Essential guide to prefabricated and micro datacentres
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A micro-datacentre (MDC) is a smaller, containerised (modular) datacentre system that is designed to solve different sets of problems or to take on different types of workload that cannot be handled by traditional facilities or even large modular datacentres.
Whereas an average container-based datacentre hosts dozens of servers and thousands of virtual machines (VMs) within a 40ft shipping container, a micro-datacentre includes fewer than 10 servers and less than 100 VMs in a single 19in box. Just like containerised datacentres, MDCs come with in-built security systems, cooling systems and flood and fire protection.
Their size, versatility and plug-and-play features make them ideal for use in remote locations, for temporary deployments or even for use by businesses temporarily in locations that are in high-risk zones for floods or earthquakes. They could even serve as a mini-datacentre for storage and compute capacity on an oil tanker.
Rise of containerised datacentres and micro-datacentres
The industry is seeing increasing use of modular or containerised server systems, with organisations such as Microsoft using a combination of approaches for its datacentres.
Moving away from complex bricks-and-mortar datacentres containing multitudinous servers, storage and network devices that required purchasing, implementing and maintaining, enterprises are seeing the advantages of these pre-designed, fully functioning “engineered systems”.
These engineered systems can come in many guises. The older, more traditional view of an engineered system would be of the mainframe or mini-computer, self-contained with its own compute and storage capabilities, with network interface cards (NICs) present to connect the system to the rest of the world. A more modern approach is through the use of converged systems, such as Cisco’s UCS, VCE’s V-Blocks or Dell’s Active Systems. These are pre-integrated, pre-built systems that can be implemented and used rapidly within an existing datacentre – provided that suitable space, power distribution and cooling are available.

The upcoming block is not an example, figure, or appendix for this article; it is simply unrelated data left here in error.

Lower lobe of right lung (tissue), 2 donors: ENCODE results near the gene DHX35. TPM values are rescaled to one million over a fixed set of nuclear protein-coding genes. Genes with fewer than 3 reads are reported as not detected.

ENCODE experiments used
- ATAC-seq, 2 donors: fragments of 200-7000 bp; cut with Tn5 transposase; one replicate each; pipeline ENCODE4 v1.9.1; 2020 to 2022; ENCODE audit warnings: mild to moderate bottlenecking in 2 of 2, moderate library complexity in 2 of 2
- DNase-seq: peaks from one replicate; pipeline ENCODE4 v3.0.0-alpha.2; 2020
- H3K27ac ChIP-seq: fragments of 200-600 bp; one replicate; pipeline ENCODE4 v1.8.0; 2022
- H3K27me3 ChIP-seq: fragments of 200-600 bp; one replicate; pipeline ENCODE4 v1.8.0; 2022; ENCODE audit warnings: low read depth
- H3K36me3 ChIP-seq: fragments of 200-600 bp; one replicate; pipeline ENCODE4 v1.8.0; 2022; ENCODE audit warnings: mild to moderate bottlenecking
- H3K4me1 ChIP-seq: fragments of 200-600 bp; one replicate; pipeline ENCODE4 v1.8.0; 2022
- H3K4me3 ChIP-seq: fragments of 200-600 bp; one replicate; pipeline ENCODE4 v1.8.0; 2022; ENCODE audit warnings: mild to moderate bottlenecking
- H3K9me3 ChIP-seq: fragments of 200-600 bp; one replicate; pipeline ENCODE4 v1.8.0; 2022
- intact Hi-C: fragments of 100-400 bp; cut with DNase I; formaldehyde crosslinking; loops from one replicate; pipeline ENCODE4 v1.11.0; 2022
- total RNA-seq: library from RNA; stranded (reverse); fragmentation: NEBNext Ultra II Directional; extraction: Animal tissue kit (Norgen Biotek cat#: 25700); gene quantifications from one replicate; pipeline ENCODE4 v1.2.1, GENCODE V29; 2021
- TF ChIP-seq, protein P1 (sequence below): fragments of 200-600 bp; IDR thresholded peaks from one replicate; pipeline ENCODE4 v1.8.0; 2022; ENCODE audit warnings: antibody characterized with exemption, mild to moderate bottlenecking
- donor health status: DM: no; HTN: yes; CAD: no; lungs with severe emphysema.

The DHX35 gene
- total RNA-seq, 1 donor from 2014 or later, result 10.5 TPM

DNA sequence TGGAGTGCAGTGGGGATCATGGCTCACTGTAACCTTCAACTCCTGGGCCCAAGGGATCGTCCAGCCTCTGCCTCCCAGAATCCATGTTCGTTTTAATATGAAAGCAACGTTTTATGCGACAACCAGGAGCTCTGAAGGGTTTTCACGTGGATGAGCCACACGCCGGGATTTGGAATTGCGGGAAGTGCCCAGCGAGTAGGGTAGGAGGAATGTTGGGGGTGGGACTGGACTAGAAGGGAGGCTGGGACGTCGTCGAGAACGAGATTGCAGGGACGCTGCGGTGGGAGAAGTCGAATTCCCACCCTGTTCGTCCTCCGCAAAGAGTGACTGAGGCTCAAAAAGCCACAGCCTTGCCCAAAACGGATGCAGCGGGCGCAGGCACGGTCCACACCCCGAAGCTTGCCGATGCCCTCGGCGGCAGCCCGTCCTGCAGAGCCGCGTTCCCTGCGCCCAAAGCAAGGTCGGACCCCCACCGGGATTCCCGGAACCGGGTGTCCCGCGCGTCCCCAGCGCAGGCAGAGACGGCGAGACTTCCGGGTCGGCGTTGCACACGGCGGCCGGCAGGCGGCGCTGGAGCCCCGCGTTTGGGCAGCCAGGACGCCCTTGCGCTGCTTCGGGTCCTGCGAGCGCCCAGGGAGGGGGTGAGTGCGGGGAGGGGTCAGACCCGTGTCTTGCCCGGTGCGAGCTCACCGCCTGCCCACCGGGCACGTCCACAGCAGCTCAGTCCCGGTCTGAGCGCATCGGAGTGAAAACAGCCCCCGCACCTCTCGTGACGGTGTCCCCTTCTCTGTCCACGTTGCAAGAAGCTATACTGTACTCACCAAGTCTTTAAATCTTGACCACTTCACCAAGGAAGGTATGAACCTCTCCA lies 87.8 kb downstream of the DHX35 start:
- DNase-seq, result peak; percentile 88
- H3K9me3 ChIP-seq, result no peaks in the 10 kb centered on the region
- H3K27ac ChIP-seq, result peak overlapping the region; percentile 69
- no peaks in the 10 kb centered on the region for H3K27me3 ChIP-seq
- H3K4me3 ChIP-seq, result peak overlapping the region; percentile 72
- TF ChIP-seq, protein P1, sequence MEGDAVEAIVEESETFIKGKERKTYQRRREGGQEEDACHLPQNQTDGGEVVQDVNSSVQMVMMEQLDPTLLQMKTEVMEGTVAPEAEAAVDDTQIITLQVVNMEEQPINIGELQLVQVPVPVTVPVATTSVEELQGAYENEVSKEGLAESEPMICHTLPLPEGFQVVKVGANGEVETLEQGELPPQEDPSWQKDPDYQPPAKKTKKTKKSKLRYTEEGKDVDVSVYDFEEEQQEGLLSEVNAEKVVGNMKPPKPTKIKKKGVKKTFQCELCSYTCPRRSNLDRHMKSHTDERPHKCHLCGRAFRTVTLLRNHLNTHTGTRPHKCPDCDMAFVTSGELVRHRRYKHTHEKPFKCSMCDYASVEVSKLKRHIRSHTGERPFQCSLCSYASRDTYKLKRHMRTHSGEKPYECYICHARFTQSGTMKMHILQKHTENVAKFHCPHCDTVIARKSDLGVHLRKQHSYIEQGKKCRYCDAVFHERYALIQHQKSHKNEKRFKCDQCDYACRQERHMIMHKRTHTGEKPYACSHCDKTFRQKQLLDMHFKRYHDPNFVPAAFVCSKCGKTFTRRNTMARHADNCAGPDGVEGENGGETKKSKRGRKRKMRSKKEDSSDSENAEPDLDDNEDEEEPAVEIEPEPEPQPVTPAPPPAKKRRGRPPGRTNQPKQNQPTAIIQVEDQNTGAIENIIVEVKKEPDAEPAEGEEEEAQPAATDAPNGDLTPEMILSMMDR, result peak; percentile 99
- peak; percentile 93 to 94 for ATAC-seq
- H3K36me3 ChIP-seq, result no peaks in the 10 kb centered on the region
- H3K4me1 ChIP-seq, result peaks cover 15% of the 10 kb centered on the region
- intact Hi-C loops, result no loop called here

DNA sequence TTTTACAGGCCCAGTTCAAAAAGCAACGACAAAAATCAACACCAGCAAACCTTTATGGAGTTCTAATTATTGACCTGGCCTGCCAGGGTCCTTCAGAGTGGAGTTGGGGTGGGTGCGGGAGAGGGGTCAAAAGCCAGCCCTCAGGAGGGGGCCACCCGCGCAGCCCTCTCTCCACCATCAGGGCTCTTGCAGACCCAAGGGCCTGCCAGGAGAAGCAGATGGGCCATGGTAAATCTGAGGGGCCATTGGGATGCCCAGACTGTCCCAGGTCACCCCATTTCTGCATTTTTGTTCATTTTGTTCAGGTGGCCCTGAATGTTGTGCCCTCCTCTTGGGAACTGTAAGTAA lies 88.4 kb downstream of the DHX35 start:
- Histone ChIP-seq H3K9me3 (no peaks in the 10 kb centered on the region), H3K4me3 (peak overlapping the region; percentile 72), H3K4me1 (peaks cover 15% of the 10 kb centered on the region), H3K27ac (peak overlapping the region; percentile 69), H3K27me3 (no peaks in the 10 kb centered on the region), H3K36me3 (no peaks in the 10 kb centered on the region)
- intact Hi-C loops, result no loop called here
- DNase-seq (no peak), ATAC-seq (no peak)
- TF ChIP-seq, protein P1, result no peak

The idea of a micro-datacentre is to take a standard rack-mount environment and add capabilities that a standard rack or a converged system would struggle to provide
Another mode of deployment is containerised systems: a standard road/shipping container packed with all the required equipment that just needs plugging into the mains and sometimes water for it to become operational. The container is otherwise self-contained; once it has done its job or its capabilities are no longer enough for the job, it can be removed from the rest of the system and replaced with relative ease.
But these options do not suit all needs. They are all primarily aimed at the larger end of the market, yet many small and medium-sized enterprises would like easier access to acquire, implement and run systems that can be used as stand-alone platforms without needing a specific datacentre facility. Even large organisations may need a more specific system that enables them to run a more physical workload or to airlock an application from the rest of the technology platform for reasons such as data security.
Where micro-datacentres come in
The idea of a micro-datacentre is to take a standard rack-mount environment and add capabilities that a standard rack or a converged system would struggle to provide, creating a self-contained platform where a containerised solution would be too large or expensive for what is needed.
Companies such as Rittal and ASTModular cater for this market. AST’s micro-datacentre offering – Smart Bunker is designed to host 85 VMs within a 42U rack assembly, while other newer MDCs are even smaller – is 23U size deployed in a single rack enclosure.
Each system provides a secure enclosure that is self-contained with heat management and insulation, with low-cost energy management. Many have optional extras, such as defence against external fire and flood threats, as well as biometric entry systems (for both systems administration and physical entry to the systems for equipment replacement) and fully monitored events, such as any attempt to vandalise the system or to move it from its installed position.